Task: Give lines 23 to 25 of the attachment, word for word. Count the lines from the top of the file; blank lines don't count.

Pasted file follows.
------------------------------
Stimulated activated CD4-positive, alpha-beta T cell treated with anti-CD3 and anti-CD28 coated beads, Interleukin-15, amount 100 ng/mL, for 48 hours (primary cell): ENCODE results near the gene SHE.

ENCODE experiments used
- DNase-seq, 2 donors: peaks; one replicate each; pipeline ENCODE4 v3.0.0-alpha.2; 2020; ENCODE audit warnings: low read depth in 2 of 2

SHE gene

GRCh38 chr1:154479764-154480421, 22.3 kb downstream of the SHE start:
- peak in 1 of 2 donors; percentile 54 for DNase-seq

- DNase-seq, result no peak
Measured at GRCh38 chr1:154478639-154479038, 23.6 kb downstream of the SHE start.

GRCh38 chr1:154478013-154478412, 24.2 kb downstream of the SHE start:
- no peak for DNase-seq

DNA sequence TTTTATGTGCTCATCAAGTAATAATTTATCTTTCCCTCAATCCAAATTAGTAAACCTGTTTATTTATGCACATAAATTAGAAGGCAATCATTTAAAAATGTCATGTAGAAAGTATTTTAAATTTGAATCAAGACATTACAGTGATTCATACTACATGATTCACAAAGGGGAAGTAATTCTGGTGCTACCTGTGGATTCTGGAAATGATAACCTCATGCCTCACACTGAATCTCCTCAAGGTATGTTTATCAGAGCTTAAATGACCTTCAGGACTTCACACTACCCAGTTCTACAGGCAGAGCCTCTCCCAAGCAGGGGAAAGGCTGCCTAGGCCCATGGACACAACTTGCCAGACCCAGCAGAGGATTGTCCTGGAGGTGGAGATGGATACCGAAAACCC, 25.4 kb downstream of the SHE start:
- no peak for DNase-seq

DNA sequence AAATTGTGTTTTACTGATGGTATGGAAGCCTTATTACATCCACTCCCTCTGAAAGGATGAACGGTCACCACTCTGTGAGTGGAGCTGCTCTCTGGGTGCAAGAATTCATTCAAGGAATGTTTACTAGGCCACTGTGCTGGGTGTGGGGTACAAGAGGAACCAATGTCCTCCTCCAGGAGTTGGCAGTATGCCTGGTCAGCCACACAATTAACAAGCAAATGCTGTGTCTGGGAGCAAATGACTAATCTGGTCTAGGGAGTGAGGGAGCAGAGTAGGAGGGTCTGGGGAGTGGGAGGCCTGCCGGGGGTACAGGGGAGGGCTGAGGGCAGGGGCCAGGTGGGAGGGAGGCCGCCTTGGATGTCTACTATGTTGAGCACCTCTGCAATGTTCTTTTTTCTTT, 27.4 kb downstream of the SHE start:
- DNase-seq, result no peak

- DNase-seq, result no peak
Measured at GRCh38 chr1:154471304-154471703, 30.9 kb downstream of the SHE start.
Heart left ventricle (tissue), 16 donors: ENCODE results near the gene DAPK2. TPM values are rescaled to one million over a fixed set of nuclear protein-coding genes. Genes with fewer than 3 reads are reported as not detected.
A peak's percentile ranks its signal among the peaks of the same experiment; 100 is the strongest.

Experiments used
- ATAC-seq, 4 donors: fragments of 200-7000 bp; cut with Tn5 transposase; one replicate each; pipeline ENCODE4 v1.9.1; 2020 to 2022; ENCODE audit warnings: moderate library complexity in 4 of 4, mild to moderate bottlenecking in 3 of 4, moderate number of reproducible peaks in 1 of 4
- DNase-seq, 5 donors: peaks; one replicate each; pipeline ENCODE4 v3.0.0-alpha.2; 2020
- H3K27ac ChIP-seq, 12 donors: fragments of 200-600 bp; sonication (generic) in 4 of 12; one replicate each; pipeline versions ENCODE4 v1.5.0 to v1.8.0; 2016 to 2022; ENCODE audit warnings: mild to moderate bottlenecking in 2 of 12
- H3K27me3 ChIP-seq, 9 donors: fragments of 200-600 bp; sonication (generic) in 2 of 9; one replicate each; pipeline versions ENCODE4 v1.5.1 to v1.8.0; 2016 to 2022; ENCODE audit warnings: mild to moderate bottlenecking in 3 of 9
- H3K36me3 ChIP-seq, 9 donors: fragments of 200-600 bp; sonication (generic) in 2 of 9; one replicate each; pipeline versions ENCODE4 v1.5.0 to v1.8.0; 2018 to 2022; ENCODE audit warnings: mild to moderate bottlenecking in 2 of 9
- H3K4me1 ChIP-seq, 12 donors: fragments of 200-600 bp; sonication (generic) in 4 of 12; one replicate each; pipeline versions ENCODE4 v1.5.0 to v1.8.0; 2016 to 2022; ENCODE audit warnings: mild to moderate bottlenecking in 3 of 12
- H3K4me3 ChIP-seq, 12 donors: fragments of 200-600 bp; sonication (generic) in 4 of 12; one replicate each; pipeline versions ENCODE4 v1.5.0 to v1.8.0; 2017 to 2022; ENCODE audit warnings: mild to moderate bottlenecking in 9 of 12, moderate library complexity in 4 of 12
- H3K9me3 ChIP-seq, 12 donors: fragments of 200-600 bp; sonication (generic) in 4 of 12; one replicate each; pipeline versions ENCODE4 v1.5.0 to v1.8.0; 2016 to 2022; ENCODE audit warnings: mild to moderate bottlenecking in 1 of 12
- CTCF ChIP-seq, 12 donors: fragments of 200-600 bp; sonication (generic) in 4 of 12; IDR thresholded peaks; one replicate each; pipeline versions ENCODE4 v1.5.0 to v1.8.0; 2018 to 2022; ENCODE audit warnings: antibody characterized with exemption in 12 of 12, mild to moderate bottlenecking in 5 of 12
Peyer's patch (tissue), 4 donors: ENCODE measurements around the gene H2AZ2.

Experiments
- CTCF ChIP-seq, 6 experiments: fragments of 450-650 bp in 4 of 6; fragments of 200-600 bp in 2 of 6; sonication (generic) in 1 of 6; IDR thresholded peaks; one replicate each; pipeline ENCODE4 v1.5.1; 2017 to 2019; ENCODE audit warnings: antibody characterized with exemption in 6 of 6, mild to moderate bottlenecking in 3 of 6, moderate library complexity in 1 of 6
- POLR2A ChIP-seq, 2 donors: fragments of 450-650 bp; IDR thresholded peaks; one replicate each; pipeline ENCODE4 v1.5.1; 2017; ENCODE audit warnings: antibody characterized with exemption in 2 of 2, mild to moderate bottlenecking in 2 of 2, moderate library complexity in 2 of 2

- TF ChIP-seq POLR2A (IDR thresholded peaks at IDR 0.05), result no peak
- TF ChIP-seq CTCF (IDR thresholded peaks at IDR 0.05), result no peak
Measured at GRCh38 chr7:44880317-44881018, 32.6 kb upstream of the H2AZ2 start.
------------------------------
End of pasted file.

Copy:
- H3K27me3 ChIP-seq, 9 donors: fragments of 200-600 bp; sonication (generic) in 2 of 9; one replicate each; pipeline versions ENCODE4 v1.5.1 to v1.8.0; 2016 to 2022; ENCODE audit warnings: mild to moderate bottlenecking in 3 of 9
- H3K36me3 ChIP-seq, 9 donors: fragments of 200-600 bp; sonication (generic) in 2 of 9; one replicate each; pipeline versions ENCODE4 v1.5.0 to v1.8.0; 2018 to 2022; ENCODE audit warnings: mild to moderate bottlenecking in 2 of 9
- H3K4me1 ChIP-seq, 12 donors: fragments of 200-600 bp; sonication (generic) in 4 of 12; one replicate each; pipeline versions ENCODE4 v1.5.0 to v1.8.0; 2016 to 2022; ENCODE audit warnings: mild to moderate bottlenecking in 3 of 12